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Parallel Signatures – a relevant input to the Technology Discussion


March 22, 2024


To enhance the Swiss e-ID framework with selective disclosure while ensuring unlinkability, it’s imperative to incorporate advanced digital signature technologies such as BBS+ signatures. These technologies not only fortify the security of digital credentials but also significantly enhance user privacy. Such capabilities are crucial in minimizing the risk of personal data exposure and ensuring that users retain control over their information. It’s essential to continuously align our Trust Infrastructure with international cryptographic standards while remaining adaptable to emerging norms. This approach will facilitate interoperability across borders and sectors, ensuring that e-ID systems are both secure and universally recognized.

The parallel signatures model involves attaching multiple digital signatures to a single document or payload, with each signature providing different security or privacy features. This approach allows for a flexible and robust security framework, accommodating various cryptographic standards and privacy needs without compromising the integrity of the original document. It’s particularly useful in environments requiring adherence to diverse regulatory standards or in scenarios where resilience and both, high security and privacy are paramount. Cryptographic layering supports adaptiveness by incorporating multiple layers of cryptographic techniques within a system. This approach allows for the seamless integration and removal of cryptographic methods as needed by the Trust Ecosystem governance, enabling the system to adapt to evolving security threats and advancements in cryptographic research. It ensures long-term resilience and flexibility, allowing systems to maintain security without complete overhauls. Applying cryptographic schemes always mandates careful handling of private keys. Preventing their exposure is vital, even more so when using advanced schemes supporting derivative keys, as possible with BBS+. This underscores the need for strict security measures to prevent unauthorized access and ensure the system’s integrity.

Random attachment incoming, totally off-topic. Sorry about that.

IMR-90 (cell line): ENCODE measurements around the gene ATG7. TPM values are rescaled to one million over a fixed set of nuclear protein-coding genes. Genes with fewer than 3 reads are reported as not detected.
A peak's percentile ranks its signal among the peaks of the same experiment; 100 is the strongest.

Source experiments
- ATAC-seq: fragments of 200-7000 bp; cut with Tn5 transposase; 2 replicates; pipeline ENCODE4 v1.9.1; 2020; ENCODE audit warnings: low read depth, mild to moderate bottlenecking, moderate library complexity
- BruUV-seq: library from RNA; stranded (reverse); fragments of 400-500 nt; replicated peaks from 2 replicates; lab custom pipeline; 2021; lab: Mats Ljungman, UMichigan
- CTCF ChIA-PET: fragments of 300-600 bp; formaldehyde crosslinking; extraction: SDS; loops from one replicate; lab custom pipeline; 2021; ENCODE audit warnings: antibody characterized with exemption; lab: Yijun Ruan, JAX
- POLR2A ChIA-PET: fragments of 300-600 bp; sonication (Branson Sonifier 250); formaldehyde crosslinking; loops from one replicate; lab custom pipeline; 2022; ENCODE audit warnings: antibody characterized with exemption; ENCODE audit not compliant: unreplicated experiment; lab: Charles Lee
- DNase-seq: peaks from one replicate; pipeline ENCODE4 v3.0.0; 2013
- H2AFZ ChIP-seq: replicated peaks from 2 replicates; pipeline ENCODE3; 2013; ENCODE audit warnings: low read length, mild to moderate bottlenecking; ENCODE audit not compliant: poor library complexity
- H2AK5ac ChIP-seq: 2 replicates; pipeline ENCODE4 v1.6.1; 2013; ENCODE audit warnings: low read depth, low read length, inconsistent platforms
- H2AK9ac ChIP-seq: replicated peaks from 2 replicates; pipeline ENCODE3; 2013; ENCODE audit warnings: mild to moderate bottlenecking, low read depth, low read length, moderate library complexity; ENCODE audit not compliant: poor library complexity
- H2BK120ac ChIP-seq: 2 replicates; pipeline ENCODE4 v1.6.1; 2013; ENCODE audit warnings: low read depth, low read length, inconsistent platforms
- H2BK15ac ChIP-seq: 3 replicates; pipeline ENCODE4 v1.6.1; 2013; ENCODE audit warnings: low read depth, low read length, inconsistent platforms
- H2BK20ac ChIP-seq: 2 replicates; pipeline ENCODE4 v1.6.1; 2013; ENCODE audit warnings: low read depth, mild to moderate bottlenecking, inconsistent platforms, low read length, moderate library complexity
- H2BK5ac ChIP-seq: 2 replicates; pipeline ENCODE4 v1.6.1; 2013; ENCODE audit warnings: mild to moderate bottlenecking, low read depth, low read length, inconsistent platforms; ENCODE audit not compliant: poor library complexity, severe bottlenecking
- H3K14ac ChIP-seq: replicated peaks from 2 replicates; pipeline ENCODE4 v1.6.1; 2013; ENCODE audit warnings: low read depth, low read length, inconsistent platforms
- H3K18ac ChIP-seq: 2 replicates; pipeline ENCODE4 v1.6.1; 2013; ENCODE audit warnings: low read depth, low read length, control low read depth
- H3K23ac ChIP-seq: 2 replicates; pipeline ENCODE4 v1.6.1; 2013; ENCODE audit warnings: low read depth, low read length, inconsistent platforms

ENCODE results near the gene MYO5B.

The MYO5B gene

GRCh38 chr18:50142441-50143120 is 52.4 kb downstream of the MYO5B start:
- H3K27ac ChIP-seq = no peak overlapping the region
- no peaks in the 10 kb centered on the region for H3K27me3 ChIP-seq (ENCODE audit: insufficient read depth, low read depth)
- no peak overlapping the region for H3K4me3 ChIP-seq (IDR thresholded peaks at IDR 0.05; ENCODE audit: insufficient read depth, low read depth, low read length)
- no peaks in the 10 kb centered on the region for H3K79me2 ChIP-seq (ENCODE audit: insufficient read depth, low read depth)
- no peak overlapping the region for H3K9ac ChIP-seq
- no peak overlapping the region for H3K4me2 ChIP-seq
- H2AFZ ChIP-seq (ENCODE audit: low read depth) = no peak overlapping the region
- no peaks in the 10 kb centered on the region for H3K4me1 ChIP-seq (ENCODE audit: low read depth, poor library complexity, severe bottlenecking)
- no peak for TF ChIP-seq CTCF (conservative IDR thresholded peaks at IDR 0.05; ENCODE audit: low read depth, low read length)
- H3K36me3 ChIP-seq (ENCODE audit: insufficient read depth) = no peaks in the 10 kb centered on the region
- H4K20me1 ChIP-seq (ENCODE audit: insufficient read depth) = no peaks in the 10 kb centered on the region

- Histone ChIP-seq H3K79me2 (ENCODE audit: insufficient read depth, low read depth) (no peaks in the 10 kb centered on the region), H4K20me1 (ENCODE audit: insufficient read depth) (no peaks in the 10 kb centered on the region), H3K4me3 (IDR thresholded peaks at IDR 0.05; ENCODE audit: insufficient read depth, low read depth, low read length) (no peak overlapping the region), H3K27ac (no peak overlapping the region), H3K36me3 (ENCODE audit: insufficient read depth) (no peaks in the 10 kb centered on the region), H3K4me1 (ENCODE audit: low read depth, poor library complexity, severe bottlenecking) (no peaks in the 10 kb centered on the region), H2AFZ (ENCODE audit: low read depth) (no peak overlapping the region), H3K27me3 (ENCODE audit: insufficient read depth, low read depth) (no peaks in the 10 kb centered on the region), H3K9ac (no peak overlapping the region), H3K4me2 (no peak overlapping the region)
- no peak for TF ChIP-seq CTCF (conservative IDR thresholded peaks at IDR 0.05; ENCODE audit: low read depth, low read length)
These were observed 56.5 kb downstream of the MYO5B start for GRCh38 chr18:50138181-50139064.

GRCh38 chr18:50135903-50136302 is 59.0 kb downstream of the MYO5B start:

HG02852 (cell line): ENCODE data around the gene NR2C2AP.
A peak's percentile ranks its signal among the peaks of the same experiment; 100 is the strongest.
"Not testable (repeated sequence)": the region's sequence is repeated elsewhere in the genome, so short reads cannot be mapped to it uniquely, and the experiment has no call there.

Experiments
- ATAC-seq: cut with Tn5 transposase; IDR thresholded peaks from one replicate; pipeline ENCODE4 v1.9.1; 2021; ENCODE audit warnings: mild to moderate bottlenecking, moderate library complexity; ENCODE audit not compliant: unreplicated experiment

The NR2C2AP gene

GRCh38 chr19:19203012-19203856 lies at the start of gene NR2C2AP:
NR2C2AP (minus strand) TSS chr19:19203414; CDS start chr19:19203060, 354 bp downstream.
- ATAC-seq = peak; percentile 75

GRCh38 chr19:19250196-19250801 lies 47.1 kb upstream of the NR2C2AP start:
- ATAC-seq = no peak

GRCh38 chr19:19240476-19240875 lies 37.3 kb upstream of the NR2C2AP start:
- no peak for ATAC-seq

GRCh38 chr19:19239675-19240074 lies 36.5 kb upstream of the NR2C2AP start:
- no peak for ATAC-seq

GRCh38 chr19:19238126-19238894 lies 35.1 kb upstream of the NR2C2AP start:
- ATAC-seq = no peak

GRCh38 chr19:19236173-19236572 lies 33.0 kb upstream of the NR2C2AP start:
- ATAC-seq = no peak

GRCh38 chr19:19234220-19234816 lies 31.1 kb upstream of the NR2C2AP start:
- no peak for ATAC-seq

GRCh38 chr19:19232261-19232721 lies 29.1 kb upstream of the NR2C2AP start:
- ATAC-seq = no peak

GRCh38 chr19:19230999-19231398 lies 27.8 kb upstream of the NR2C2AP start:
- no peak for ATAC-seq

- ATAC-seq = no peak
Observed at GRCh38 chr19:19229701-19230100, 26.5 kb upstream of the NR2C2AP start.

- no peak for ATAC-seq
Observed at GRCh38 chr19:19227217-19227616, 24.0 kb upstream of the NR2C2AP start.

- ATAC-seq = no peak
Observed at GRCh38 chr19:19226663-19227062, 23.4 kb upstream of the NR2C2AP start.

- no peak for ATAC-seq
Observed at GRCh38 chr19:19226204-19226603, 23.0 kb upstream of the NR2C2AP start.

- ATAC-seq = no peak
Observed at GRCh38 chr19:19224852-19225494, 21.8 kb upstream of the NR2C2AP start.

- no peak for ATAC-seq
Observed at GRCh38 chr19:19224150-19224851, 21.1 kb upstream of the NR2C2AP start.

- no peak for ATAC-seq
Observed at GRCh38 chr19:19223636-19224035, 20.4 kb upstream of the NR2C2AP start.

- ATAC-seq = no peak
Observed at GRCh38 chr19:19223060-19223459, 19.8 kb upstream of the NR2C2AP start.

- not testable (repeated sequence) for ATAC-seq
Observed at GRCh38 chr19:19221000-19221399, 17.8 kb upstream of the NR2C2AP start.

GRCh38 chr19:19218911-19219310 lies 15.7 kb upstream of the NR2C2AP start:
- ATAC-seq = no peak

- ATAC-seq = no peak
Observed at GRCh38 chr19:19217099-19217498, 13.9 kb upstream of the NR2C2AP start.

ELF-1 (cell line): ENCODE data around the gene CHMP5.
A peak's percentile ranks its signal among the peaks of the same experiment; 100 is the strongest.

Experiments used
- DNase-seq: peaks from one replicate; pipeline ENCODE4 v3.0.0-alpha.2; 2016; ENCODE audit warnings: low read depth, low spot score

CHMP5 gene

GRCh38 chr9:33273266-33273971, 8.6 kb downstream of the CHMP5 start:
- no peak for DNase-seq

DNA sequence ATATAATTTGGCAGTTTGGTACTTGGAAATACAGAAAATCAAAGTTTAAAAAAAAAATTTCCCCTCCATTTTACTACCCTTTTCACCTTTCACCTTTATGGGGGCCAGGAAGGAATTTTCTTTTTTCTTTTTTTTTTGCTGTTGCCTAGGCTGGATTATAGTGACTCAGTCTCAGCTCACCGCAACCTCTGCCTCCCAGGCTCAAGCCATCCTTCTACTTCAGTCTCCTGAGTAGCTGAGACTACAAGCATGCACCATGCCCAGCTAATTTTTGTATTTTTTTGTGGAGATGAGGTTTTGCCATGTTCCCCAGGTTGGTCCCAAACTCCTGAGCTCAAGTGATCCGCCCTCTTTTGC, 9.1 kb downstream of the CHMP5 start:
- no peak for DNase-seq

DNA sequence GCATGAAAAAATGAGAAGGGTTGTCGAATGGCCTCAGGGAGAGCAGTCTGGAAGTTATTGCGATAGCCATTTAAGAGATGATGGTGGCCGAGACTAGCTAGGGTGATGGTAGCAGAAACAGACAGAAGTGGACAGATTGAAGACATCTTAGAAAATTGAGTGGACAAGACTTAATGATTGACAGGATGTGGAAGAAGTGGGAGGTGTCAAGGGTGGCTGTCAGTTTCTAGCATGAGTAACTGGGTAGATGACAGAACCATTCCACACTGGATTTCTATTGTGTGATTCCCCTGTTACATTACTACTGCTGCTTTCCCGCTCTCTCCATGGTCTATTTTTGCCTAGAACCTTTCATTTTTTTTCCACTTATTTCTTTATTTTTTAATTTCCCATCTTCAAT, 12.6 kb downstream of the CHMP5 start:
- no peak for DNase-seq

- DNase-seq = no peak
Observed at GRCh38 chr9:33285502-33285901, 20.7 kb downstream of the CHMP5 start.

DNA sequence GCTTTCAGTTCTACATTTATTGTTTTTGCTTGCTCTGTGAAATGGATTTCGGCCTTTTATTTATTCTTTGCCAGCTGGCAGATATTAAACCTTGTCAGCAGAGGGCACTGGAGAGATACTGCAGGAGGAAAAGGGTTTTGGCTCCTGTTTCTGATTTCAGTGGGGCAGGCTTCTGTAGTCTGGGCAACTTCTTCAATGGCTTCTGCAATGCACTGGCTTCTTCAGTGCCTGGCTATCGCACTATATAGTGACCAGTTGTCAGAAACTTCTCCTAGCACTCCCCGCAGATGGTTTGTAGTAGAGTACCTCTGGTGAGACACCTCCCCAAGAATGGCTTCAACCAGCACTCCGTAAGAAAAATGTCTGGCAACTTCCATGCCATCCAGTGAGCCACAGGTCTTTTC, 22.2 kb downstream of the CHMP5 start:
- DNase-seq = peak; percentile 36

Public-Private Partnerships (PPPs) represent a proven strategic model to operationalize digital trust and -identity solutions, combining public oversight with private sector efficiency and innovation. Such partnerships should be structured to encourage shared investment and risk, with a clear focus on public interest, global standards and local governance, protection of digital sovereignty and value-based adoption. These initiatives should be complemented by ongoing research into cryptographic innovations, preparing the ground for future advancements in e-ID security and privacy.

To address the challenges comprehensively and to build a continuously improving framework that is not only secure and compliant but also resilient and forward-looking, we must evaluate to invest in an independent body that accompanies the further progress in technology, governance and supports public and private sector adoption – to benefit from the opportunities of a trusted digital economy in the long term.

Thank you DIDAS Technology Working Group and Manu Sporny of Digital Bazaar for the dialogue!